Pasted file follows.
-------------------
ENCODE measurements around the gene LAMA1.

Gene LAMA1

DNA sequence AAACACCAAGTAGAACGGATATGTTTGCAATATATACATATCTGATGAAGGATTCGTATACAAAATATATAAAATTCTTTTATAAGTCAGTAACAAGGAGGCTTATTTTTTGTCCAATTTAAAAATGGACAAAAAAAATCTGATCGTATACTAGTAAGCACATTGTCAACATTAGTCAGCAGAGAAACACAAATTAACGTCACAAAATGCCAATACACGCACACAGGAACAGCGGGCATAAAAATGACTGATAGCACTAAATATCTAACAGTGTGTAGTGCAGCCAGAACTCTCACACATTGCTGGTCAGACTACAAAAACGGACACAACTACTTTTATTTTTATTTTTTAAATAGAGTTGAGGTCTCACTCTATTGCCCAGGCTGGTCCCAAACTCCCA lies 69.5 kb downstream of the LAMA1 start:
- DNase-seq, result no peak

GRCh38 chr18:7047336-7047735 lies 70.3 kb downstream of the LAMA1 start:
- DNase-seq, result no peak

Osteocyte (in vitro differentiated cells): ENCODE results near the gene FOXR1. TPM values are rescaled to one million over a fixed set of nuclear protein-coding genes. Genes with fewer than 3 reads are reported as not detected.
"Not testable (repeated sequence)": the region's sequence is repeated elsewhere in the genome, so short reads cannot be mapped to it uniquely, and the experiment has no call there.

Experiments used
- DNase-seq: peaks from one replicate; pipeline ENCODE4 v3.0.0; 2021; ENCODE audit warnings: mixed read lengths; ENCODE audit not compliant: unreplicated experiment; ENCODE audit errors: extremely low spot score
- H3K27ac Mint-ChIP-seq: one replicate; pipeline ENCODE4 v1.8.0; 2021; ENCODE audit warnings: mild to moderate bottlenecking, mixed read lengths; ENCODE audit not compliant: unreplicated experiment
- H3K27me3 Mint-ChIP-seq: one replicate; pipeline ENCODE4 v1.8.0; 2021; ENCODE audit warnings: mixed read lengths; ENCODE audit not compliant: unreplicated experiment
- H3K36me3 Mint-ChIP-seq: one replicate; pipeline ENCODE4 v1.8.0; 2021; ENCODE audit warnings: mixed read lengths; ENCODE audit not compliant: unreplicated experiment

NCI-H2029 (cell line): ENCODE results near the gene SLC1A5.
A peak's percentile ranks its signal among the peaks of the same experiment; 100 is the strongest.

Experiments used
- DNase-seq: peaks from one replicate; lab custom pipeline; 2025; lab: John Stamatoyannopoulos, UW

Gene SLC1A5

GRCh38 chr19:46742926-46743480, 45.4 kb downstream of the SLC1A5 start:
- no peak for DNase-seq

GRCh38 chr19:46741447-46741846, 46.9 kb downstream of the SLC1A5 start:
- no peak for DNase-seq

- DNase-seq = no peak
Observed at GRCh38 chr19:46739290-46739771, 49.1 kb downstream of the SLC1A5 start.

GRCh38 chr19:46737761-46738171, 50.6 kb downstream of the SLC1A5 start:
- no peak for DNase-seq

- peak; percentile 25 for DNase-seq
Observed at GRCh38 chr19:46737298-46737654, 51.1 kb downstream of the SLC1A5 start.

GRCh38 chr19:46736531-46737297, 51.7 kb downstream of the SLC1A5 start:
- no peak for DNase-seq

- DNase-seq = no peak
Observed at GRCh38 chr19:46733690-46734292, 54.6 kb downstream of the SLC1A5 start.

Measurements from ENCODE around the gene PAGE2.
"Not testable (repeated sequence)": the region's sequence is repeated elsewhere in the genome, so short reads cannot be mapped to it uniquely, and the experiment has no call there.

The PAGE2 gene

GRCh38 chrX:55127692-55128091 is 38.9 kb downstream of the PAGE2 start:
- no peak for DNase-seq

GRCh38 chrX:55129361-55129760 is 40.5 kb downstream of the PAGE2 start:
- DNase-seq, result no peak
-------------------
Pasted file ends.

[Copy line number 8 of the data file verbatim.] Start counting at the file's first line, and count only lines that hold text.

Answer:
"Not testable (repeated sequence)": the region's sequence is repeated elsewhere in the genome, so short reads cannot be mapped to it uniquely, and the experiment has no call there.